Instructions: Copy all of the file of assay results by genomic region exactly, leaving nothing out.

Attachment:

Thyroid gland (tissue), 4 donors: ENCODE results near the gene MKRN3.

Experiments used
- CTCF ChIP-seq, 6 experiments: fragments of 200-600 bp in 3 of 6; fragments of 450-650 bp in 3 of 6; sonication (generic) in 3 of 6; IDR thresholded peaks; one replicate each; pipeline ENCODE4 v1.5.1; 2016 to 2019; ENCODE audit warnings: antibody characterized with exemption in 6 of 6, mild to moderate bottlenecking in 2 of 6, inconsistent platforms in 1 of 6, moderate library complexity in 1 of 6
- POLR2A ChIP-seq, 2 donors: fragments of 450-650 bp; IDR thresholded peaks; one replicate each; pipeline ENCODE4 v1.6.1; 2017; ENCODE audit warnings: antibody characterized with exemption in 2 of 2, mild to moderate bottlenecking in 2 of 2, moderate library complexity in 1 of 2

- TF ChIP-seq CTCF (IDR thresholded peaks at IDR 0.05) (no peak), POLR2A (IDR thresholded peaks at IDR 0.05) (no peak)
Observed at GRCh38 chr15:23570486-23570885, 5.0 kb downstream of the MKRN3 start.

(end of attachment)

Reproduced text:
Thyroid gland (tissue), 4 donors: ENCODE results near the gene MKRN3.

Experiments used
- CTCF ChIP-seq, 6 experiments: fragments of 200-600 bp in 3 of 6; fragments of 450-650 bp in 3 of 6; sonication (generic) in 3 of 6; IDR thresholded peaks; one replicate each; pipeline ENCODE4 v1.5.1; 2016 to 2019; ENCODE audit warnings: antibody characterized with exemption in 6 of 6, mild to moderate bottlenecking in 2 of 6, inconsistent platforms in 1 of 6, moderate library complexity in 1 of 6
- POLR2A ChIP-seq, 2 donors: fragments of 450-650 bp; IDR thresholded peaks; one replicate each; pipeline ENCODE4 v1.6.1; 2017; ENCODE audit warnings: antibody characterized with exemption in 2 of 2, mild to moderate bottlenecking in 2 of 2, moderate library complexity in 1 of 2

- TF ChIP-seq CTCF (IDR thresholded peaks at IDR 0.05) (no peak), POLR2A (IDR thresholded peaks at IDR 0.05) (no peak)
Observed at GRCh38 chr15:23570486-23570885, 5.0 kb downstream of the MKRN3 start.